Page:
Confusion may have arisen following publication of a 2015 study into the effects of combining the anti-cancer drug, Herceptin, with a chemical compound extracted from green tea in treating stomach and breast cancer, and which did yield positive results. Human trials are planned, but whatever comes from them will most likely be concerned with treatment, rather than prevention.
Scientific links between drinking green tea and the prevention of Alzheimer's disease are similarly unproven and based solely on a 2010 laboratory study using animal nerve cells. It remains to be seen if those results can be reproduced in human trials, but it is one of the more exciting areas of research into green tea's potential health benefits.
The Great Caffeine Debate
When visiting family and friends in the UK in recent years, I have been dismayed by their increasing preference for decaffeinated coffee and even tea, but I accept that some people may be more sensitive to caffeine's stimulant effects, especially if it is their habit to drink 10 cups of strong coffee every day! In that case, the issue is not really the caffeine, but the quantity and frequency of its consumption. In moderation, caffeine does offer some benefits, which I will come on to shortly.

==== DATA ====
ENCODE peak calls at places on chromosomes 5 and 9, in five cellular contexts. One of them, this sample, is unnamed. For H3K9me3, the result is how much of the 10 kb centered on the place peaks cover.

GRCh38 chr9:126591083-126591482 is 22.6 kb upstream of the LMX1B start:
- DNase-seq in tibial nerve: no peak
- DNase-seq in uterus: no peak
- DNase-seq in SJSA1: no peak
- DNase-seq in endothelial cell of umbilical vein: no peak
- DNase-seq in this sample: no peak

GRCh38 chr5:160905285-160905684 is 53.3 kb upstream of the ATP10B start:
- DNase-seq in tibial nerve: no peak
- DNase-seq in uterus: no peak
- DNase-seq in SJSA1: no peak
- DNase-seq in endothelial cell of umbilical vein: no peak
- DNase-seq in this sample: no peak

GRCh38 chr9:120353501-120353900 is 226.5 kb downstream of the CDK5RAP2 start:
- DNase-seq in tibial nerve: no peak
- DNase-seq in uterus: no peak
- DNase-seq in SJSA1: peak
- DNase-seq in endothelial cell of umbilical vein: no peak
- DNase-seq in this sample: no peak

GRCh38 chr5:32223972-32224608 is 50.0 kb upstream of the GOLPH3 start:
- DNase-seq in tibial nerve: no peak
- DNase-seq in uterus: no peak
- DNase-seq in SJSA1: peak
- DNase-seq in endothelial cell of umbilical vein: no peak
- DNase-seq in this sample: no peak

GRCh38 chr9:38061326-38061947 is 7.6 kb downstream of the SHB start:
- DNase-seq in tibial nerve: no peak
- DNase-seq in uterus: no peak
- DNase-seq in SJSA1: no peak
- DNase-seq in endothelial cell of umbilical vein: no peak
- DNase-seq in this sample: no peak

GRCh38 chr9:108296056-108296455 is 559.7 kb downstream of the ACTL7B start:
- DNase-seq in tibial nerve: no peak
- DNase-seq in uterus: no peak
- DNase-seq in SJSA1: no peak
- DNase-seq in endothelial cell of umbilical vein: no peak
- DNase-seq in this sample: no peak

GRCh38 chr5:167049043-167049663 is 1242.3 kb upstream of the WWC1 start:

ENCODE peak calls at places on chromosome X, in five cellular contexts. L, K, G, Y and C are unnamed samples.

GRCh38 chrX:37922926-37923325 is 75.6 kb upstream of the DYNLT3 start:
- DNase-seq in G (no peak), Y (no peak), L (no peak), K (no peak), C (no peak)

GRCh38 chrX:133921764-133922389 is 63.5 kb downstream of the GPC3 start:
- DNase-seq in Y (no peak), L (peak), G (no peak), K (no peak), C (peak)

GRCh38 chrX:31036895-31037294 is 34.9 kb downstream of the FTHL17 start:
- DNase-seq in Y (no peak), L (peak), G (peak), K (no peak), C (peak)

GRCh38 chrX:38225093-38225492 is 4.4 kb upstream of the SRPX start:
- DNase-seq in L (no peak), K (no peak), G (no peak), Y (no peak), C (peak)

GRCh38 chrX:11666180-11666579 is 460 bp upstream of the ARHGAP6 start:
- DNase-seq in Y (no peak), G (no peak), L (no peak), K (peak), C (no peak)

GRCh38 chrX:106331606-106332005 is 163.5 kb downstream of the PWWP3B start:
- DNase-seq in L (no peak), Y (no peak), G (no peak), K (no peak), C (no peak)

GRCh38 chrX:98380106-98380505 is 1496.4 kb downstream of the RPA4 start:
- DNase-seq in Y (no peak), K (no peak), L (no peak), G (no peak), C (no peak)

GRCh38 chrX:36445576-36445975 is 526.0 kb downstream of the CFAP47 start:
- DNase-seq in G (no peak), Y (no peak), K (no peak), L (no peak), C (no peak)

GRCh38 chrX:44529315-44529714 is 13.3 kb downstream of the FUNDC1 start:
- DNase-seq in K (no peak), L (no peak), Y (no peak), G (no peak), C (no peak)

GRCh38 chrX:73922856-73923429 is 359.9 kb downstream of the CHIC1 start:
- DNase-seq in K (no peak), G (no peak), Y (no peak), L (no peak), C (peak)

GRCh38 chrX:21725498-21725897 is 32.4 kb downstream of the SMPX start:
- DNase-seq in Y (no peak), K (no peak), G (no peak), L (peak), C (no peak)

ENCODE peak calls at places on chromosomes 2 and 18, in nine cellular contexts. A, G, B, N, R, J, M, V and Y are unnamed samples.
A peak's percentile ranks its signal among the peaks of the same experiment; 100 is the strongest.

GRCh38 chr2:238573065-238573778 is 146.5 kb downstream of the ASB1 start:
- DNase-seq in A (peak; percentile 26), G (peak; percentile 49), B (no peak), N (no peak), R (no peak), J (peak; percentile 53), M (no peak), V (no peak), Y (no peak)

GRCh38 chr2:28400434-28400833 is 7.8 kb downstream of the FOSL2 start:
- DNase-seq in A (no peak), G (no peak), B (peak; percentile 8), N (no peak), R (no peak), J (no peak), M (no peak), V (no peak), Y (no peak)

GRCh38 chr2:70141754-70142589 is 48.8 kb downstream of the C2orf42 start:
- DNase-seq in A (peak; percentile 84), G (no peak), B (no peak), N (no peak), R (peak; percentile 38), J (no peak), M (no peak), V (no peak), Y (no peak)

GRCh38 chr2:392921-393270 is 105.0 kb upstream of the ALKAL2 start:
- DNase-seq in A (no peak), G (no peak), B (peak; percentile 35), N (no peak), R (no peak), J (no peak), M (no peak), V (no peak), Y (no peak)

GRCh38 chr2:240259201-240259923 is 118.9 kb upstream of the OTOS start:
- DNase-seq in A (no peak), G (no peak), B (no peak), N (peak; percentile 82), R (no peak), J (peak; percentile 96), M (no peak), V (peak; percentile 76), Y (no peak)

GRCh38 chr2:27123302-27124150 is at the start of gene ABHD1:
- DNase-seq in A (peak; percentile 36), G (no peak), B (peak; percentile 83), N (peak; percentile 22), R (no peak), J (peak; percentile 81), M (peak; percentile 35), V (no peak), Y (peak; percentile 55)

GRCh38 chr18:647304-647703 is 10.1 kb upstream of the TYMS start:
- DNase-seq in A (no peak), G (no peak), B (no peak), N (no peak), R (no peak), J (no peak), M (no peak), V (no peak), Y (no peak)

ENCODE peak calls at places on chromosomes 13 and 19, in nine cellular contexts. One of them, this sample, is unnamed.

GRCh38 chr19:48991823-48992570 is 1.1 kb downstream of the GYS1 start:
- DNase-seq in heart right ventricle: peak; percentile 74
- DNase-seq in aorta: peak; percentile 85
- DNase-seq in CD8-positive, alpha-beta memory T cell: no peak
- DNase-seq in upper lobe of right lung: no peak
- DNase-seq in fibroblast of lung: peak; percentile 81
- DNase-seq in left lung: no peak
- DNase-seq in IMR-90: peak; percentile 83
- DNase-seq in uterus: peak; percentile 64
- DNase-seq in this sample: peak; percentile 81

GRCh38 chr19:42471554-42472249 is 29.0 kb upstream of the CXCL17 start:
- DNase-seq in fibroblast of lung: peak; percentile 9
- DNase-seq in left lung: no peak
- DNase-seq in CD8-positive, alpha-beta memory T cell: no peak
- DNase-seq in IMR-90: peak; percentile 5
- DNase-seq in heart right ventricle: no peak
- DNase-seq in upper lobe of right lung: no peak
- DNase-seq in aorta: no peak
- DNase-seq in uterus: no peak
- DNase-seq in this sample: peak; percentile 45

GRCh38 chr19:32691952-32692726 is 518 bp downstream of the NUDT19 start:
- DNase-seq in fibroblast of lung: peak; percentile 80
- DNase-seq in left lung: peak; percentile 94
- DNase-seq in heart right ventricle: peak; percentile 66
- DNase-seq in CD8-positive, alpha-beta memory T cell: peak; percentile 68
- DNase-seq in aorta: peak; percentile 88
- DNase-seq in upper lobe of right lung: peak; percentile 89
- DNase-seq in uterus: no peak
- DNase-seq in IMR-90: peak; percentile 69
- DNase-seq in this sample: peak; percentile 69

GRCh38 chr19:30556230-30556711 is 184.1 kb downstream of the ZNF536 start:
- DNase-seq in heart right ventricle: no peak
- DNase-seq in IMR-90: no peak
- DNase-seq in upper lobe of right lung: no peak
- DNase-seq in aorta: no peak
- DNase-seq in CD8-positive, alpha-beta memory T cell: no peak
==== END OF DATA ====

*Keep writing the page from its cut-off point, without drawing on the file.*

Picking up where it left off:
However, if reducing caffeine intake is important, green tea represents an excellent alternative pick-me-up to coffee, black tea or cocoa, etc. Green tea contains half as much caffeine on average as black teas, and less than a quarter as much caffeine as coffee!
As we all know, the principal benefits of caffeine include improved alertness, concentration, stamina, clear-headedness, and sociability - claims that are all supported by scientific studies. One French study, for example, revealed that women who regularly consumed caffeine experienced a slower decline in cognitive ability. It has also been shown that caffeine has anti-inflammatory properties and can reduce concentrations of histamines, thus improving immune system functioning, and helping to alleviate allergic reactions. Other claims made for caffeine are remarkably similar to those made for green tea itself, particularly concerning metabolism and reducing cholesterol, but have yet to be proven conclusively.
A Final Thought
I must admit, health concerns are the last thing I think about when I drink green tea - I simply enjoy the flavour, especially of thick, foamy matcha. Ultimately, the enjoyment of green tea is a subjective matter, for like all teas, all social stimulants, green tea has a feel-good factor all its own, even if it cannot necessarily cure our gluttony or prevent us from going senile in our old age.